clock menu more-arrow no yes mobile

Filed under:

Packers Draft Preview 2013: Candidates to Succeed Greg Jennings in Green Bay

With Greg Jennings' recent departure to Minnesota fresh in everyone's minds, let's take a look at some of the potential candidates who could be drafted to replace him.


By now, you've had a chance to vent any frustration about former Packer Greg Jennings' signing with the Minnesota Vikings and hopefully you have let it all out. Now it's time to start speculating about what the Packers will do at the wide receiver position moving forward instead of worrying about Jennings and the receiving corps of the past.

There are still three very talented and productive wideouts on the roster, all of whom played in more games and had more catches, receiving yards, and touchdowns and put up higher yards per reception than Jennings did. Randall Cobb led the way with 80 catches, James Jones was a red zone beast and scored 14 touchdowns, and Jordy Nelson put up a team-high 15.2 yards per catch. Those three, combined with Jermichael Finley likely getting somewhere in the 60 catch range will certainly be a dangerous set of receiving options for Aaron Rodgers.

Of course, there are potential salary cap and contractual challenges with every player I just mentioned, and it's entirely possible that Jones may depart in free agency next year just as Jennings did this week. With that in mind, one must imagine that the wide receiver position will be firmly on Ted Thompson's radar during this year's draft in the first three rounds. Remember than Jennings, Nelson, and Cobb were all second-round picks while Jones was taken in the third, so if Ted is going to draft a wideout, expect it to be no later than the second day of the draft.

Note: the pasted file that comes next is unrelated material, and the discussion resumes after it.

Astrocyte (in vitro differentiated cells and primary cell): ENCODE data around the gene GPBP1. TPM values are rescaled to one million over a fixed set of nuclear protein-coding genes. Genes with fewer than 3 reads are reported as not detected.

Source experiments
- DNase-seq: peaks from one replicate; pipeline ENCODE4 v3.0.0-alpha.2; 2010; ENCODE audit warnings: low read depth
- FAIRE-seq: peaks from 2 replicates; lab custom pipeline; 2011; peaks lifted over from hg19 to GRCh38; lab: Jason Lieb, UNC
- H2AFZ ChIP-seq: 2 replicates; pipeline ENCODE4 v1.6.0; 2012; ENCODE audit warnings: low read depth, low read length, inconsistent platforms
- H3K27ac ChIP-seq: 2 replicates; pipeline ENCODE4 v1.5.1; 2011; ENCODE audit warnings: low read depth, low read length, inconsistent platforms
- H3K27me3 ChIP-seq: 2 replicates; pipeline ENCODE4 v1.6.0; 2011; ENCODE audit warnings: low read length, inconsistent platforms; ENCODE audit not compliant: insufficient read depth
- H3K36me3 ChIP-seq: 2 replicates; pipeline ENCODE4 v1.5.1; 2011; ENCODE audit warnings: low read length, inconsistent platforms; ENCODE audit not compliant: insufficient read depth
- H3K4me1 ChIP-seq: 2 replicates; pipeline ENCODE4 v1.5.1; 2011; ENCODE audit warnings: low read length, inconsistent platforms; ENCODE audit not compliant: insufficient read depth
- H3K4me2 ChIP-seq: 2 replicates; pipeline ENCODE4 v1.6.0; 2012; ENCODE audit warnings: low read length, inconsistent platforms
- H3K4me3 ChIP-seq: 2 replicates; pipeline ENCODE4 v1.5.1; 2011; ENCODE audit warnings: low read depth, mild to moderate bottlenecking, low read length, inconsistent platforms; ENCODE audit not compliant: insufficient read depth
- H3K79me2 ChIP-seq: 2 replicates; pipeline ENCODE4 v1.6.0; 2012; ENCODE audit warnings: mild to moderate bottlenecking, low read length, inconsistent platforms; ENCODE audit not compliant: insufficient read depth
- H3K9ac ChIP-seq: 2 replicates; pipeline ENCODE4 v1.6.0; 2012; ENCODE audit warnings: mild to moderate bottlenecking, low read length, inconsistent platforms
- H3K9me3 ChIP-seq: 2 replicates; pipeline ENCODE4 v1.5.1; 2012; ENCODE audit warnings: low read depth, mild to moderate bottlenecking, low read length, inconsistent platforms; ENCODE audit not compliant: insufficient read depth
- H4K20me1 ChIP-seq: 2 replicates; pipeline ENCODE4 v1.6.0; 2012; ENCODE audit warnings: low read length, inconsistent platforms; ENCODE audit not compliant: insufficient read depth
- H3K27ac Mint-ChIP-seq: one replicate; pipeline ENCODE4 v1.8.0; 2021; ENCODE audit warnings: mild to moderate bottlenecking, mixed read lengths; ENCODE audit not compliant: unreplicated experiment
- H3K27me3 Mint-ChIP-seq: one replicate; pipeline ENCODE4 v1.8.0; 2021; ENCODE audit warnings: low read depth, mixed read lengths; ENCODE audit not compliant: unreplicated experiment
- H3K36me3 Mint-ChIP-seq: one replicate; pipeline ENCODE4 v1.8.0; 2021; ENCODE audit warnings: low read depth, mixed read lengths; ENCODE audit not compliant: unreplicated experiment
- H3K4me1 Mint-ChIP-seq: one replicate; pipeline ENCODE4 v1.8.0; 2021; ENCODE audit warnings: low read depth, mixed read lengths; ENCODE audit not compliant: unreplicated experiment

Potential First-Rounders (26 overall)

Tavon Austin, West Virginia

Austin's a very small guy, at 5'9" and 175 pounds, but he's the kind of player who can attack the two-deep defenses that opponents have been throwing at the Packer offense over the past year. When Austin has the ball quickly off the snap in space, his agility and 4.3 speed makes him a threat to rack up tons of broken tackles and could force defenses to cheat defensive backs closer to the line of scrimmage, opening up deeper patterns for Nelson and the rest of the wideouts.

Cordarrelle Patterson, Tennessee

On the opposite end of the spectrum is Patterson, a big, fast, physical receiver whose 6'2" frame and good leaping ability makes him an ideal deep threat. His presence would let the Packers instead use Cobb in the short-yardage routes while Patterson and Nelson stretch the defense deep on either side.

Second or Third-Round Prospects (#25, 55 overall and #26, 88 overall)

Quinton Patton, Louisiana Tech

Everybody talks about Patton being a Jennings clone, from his size to his small-school experience to his great hands and route-running. He's just slightly bigger than Greg (6'0" and 204 versus 5'11" and 197) and just a step slower, but he could very easily slide into Jennings' old role and help the Packers continue without missing a beat.

Markus Wheaton, Oregon State

Wheaton is another player very much in the Jennings mold, though his game appears to rely a little more on speed and quickness than Patton's.

Terrance Williams, Baylor

As a player who stood out at the Senior Bowl, Williams appeared to be a complete receiver, showing great speed, quickness, and ball skills at the game. He's definitely an outside threat but might be a bit of a project if he were to play out of the slot.

DeAndre Hopkins, Clemson

Hopkins only ran a 4.57 in the 40, but Gil Brandt of says that "He’s going to be the most evaluated player in the draft because he plays faster than his speed indicates." He has James Jones-like size at 6'1", 214 (Jones is listed at 6'1", 208) and could be a good intermediate receiving threat.

Just remember, everyone: losing Jennings isn't the end of the world, and Ted Thompson has something up his sleeve. Personally, I fully expect one of these players to be a Green Bay Packer by the end of April, but that's just me. What do you think?